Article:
You might have noticed that I used the same base image in this and the previous post, but the previous post was a .Net 5 library. This means that the base image can run both libraries and Web API, not ideal if all you want to run is the library because you are getting the full .Net 5 ASP.NET Runtime. See update 2 of part 6 of this series for some brief instructions on building a base image with the .NET 5 Runtime.

Full source code available here.

C# and AWS Lambdas, Part 6 – .NET 5 inside a Container inside a Lambda

Full source code available here.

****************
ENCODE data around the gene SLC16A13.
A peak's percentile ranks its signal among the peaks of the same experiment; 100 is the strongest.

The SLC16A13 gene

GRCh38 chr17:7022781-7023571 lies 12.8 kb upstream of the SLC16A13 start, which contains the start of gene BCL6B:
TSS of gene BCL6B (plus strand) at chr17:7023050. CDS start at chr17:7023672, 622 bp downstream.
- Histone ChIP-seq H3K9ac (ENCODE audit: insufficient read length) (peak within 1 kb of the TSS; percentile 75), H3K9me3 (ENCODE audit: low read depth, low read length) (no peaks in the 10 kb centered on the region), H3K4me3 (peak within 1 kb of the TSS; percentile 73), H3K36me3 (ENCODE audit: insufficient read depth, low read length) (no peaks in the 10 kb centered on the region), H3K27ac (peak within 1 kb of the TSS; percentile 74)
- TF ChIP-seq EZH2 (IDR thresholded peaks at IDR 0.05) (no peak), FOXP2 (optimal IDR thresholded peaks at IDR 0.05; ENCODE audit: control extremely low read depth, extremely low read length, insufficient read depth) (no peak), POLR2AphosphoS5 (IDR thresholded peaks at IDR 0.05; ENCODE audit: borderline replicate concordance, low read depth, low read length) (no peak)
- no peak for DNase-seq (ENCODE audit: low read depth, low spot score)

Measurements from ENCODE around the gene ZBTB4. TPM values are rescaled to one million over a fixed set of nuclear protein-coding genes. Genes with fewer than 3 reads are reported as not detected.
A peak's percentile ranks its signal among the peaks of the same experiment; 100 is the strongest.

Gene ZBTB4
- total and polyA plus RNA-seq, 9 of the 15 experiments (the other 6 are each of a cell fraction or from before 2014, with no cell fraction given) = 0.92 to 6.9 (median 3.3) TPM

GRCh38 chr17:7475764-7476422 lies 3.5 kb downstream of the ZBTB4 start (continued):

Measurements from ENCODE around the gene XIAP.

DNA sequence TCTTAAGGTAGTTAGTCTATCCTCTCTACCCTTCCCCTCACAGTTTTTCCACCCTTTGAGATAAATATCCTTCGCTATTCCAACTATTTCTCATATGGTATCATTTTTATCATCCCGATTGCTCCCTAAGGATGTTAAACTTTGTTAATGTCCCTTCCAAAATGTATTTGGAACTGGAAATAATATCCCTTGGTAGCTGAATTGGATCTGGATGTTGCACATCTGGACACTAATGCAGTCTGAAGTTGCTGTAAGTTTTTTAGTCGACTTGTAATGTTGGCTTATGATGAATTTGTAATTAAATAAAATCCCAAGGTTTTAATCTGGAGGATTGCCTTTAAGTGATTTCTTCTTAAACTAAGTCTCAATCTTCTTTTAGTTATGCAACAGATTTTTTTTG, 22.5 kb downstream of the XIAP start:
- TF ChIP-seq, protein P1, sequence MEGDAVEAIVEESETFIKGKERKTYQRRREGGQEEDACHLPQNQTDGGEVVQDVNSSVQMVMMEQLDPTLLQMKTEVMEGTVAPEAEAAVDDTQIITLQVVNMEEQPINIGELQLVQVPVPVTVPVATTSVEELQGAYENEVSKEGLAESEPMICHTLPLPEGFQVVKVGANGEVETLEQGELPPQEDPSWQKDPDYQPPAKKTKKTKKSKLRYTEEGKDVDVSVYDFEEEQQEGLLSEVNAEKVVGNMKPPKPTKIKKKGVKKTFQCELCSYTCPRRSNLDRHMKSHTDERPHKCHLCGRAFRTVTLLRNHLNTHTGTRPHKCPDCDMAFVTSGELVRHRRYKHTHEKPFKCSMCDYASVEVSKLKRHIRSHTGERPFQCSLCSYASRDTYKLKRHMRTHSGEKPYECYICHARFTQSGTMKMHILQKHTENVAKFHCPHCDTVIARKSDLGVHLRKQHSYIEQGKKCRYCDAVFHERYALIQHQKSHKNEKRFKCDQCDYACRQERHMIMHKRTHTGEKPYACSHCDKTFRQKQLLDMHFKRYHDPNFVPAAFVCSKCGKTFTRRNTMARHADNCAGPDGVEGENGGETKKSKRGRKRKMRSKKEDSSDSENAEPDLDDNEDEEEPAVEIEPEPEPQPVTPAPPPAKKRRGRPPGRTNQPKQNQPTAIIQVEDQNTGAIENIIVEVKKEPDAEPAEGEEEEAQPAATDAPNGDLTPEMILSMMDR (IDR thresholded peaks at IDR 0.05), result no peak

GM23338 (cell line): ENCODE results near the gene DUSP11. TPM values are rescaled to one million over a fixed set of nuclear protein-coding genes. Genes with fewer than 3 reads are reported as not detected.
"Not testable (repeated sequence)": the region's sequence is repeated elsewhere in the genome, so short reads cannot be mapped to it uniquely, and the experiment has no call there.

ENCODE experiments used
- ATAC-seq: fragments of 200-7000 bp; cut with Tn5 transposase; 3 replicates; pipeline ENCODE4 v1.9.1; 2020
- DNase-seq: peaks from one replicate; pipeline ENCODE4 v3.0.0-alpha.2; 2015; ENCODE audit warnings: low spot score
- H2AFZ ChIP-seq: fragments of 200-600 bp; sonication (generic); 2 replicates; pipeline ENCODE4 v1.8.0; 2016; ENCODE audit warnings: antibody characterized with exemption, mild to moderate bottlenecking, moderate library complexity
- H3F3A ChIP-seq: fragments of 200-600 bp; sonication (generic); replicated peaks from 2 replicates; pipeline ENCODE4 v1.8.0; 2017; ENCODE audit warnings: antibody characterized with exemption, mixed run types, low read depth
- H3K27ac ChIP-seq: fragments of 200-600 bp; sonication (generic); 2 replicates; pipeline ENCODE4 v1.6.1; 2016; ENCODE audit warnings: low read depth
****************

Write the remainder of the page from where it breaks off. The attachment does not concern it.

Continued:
A few months ago AWS released a feature allowing Lambdas to run container images, for larger applications this is easier to work with than a zip file or set of layers, it also lets you move your already containerized apps to Lambda with a small effort.

I was interested to see if I could get a .NET 5 “Hello World” application running in this manner. There is a blog on the AWS site explaining how to do this with Visual Studio and the AWS Toolkit, but primarily use VS Code so I could not leverage those tools, and it would be fun to figure out.

UPDATE 1 – when I published this blog post I was unaware of a pre-made .NET 5 Docker image for AWS Lambda so I built my own following instructions found on an AWS GitHub repo. Those instructions are below.
But it is much easier to use the AWS provided image available here – https://gallery.ecr.aws/lambda/dotnet and use public.ecr.aws/lambda/dotnet:5.0.